Researchers studying Antarctic ice have discovered evidence that early Māori land-burning caused a major rise in carbon emissions 700 years ago.
The findings, reported in the journal Nature, cast light on the significant changes made to the New Zealand landscape by human settlement, but the findings have been questioned by a Māori academic.
Scientists from the British Antarctic Survey made the discovery when examining ice-core samples taken from James Ross Island in Antarctica.
They found that levels of black carbon, or soot, began to increase dramatically about 700 years ago.
That coincides with the widespread settlement of Aotearoa by Māori.
They compared the samples to others taken from mainland Antarctica and, while soot levels began to grow on the island from 1300, samples from the mainland showed that soot levels there remained stable.
Atmospheric modelling showed the scientists that the soot could have come from either Patagonia, Tasmania or New Zealand.
But it was only here that the charcoal record showed any significant burning around 1300.
Burning forests to clear land has been used by people across the globe for millennia and continued at pace in New Zealand with colonisation, leaving our islands looking startling different between 1000 and 2005.
The scientists were reportedly surprised by the findings, given New Zealand's relatively small landmass, Science Focus reported.
"The idea that humans at this time in history caused such a significant change in atmospheric black carbon through their land clearing activities is quite surprising," said Joe McConnell, research professor of hydrology at Desert Research Institute said.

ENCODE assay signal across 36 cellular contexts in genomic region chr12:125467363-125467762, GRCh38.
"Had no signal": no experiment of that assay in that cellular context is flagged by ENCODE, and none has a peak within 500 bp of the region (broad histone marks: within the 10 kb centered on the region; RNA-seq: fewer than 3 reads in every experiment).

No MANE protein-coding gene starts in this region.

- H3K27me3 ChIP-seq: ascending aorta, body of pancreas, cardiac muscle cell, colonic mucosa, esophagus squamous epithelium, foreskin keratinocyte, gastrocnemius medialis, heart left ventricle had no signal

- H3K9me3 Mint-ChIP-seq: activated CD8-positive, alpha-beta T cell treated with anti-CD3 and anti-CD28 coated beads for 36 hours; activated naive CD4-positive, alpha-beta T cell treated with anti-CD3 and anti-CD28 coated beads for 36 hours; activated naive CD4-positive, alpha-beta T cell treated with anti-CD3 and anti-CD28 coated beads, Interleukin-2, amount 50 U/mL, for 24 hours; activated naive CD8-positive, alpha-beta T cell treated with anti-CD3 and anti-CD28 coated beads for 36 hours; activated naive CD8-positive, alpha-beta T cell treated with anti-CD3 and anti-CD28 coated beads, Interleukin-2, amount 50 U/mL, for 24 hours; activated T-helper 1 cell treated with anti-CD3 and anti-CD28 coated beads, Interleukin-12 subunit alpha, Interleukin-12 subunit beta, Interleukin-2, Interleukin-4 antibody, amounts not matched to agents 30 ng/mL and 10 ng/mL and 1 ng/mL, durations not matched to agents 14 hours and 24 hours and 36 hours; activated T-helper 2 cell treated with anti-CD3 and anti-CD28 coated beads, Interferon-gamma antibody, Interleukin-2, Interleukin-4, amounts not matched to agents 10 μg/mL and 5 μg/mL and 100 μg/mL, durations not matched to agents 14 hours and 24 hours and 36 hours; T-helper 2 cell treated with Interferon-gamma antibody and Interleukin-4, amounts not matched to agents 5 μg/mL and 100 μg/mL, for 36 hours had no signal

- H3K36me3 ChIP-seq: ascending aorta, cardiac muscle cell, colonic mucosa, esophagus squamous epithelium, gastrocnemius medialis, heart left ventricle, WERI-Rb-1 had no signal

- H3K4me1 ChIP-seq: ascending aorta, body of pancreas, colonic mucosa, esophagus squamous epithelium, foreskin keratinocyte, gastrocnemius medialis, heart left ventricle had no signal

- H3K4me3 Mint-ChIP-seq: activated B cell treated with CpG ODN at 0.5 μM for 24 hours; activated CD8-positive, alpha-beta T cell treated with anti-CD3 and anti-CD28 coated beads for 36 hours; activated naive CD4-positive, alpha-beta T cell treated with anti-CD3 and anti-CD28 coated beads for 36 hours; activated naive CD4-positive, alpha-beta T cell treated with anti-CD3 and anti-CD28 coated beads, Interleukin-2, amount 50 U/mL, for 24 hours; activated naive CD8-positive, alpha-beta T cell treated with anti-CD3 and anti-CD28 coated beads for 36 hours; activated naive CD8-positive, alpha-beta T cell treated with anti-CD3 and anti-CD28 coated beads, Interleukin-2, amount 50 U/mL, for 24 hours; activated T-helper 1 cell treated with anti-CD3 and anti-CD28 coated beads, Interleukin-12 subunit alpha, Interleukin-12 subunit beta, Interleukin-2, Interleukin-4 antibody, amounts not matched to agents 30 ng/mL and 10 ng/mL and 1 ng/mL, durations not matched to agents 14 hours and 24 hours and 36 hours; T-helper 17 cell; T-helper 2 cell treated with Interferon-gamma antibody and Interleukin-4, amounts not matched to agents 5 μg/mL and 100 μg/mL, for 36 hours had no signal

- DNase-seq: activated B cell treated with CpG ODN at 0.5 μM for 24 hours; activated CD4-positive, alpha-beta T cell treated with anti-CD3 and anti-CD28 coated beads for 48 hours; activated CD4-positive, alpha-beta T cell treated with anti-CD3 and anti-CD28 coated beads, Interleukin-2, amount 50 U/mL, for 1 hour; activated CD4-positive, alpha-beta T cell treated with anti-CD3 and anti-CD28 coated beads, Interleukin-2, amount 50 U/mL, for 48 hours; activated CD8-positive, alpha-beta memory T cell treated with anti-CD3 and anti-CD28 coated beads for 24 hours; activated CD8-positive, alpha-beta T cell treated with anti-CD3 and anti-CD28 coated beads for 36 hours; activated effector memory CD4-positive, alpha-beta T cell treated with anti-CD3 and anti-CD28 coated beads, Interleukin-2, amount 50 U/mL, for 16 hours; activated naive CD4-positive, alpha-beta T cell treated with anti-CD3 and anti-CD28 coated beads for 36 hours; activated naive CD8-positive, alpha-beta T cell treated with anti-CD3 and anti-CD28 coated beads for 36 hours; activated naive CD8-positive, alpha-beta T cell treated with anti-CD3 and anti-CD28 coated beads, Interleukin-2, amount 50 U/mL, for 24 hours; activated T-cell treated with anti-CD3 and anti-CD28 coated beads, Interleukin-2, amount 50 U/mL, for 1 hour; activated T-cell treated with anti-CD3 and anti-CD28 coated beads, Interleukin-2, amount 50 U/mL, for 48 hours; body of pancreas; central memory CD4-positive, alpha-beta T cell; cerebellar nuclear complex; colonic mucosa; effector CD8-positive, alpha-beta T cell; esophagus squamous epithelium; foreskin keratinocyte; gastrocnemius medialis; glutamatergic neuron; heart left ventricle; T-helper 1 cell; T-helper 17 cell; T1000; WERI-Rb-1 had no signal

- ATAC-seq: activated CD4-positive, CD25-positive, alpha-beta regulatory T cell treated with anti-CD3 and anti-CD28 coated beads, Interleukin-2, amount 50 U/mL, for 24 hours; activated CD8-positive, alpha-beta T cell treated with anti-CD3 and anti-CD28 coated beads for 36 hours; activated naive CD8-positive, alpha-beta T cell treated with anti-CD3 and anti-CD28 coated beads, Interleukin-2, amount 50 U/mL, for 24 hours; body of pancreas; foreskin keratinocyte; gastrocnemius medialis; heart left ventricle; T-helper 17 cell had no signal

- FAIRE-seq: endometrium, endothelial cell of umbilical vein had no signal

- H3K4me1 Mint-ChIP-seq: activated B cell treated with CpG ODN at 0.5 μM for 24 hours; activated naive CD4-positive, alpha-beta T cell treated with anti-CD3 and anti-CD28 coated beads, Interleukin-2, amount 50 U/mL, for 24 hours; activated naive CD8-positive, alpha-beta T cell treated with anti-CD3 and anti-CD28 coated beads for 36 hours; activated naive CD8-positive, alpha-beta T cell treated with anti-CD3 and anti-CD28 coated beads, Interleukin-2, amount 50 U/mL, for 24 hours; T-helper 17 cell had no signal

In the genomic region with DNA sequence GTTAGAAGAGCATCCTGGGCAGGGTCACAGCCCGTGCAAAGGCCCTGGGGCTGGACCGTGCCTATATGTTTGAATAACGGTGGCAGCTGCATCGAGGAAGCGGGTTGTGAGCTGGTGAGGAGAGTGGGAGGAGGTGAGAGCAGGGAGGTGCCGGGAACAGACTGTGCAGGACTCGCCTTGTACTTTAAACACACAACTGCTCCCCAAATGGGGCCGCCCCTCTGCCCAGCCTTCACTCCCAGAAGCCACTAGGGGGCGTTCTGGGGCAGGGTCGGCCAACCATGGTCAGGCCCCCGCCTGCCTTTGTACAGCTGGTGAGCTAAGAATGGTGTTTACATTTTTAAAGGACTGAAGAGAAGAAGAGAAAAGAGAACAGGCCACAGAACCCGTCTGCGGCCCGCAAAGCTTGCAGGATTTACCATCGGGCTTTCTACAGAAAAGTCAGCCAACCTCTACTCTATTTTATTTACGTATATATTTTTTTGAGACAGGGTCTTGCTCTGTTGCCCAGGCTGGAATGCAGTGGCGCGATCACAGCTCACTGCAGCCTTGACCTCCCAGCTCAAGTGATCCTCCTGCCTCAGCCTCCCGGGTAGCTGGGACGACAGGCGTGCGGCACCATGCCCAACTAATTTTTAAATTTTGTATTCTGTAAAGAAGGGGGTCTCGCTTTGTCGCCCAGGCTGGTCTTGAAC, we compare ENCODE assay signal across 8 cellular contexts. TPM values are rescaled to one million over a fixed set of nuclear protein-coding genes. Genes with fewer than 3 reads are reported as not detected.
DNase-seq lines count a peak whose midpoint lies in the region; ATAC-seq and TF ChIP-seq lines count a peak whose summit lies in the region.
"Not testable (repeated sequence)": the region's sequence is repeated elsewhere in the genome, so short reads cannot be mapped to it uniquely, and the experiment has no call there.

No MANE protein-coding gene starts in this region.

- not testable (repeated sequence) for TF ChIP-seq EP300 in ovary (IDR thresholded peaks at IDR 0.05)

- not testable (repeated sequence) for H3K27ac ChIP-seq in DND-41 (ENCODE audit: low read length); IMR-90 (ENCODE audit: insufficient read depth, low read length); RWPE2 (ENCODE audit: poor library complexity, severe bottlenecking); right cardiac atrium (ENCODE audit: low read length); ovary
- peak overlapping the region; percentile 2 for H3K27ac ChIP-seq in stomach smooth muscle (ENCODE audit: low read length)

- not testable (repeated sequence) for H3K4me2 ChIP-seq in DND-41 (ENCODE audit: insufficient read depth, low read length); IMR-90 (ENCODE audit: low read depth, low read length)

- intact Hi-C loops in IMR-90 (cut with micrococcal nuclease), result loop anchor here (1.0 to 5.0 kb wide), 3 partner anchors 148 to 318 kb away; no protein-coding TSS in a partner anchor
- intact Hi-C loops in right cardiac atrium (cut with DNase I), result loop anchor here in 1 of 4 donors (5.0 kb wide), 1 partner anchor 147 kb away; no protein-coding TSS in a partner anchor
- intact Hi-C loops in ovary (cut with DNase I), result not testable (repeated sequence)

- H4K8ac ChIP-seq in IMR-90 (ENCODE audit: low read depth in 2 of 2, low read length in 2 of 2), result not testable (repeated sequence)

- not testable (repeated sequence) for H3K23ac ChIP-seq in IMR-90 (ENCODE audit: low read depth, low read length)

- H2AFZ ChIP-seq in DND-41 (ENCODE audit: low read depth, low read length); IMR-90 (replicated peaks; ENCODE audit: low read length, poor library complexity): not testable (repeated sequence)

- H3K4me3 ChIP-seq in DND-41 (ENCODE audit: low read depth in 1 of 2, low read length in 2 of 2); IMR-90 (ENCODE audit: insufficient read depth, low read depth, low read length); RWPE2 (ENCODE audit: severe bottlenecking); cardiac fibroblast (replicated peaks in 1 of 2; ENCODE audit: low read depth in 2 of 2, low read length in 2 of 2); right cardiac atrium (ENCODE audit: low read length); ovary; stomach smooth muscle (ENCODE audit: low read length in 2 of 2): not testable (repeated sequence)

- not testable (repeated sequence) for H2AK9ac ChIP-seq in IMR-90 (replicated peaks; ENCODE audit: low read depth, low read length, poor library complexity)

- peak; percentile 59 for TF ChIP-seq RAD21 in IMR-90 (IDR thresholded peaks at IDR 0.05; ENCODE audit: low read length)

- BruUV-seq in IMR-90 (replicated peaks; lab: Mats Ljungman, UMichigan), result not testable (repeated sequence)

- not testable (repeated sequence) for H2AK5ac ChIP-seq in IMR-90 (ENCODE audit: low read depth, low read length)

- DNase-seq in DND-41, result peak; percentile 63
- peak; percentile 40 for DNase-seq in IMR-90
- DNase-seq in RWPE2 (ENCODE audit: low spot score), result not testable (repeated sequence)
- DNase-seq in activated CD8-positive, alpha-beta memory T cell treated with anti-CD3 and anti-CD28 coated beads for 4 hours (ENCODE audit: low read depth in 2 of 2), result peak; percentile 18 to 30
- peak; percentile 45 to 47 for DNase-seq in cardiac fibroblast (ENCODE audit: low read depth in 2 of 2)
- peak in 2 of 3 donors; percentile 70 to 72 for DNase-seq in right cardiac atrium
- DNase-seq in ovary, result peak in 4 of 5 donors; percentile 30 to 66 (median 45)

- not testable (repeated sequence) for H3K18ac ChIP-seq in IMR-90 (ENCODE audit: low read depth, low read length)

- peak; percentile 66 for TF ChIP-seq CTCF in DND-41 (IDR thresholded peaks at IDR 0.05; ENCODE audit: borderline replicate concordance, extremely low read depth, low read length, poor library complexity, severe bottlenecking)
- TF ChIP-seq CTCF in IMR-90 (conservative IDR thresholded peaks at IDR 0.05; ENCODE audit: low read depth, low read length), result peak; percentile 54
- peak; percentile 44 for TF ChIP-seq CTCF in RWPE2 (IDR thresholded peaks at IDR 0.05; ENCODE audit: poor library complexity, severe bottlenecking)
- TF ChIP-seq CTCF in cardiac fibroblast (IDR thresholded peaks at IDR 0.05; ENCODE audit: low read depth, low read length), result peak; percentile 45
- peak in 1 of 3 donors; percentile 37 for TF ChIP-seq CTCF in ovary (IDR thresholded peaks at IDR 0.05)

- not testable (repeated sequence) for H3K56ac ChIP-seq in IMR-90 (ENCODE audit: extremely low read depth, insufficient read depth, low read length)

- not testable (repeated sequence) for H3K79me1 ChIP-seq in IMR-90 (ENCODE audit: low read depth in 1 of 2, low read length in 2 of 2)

"We used to think that if you went back a few hundred years you'd be looking at a pristine, pre-industrial world, but it's clear from this study that humans have been impacting the environment over the Southern Ocean and the Antarctica Peninsula for at least the last 700 years."
"Compared to natural burning in places like the Amazon, or Southern Africa, or Australia, you wouldn't expect Māori burning in New Zealand to have a big impact, but it does over the Southern Ocean and the Antarctic Peninsula," said Nathan Chellman, postdoctoral fellow at Desert Research Institute.
At least one Māori academic has pushed back against the research.
In comments published by the Science Media Centre, University of Waikato acting dean of the Faculty of Māori and Indigenous Studies associate professor Sandy Morrison said the study was "devoid of context, devoid of cultural understandings and is yet another example of what we have grown to expect from western science".
"It relies on measurements, modelling and silo thinking and the paper whether intentional or not, posits Māori as the 'naughty' offenders.
"Moreover, it reeks of scientific arrogance with its implicit assumption that somehow Māori have a lot to account for in terms of contributing to carbon emissions and destroying the pristine environment of the Southern Oceans and Antarctica.
"Goodness knows why Māori are primarily emphasised, and for what purpose this article was written."
- Additional reporting, RNZ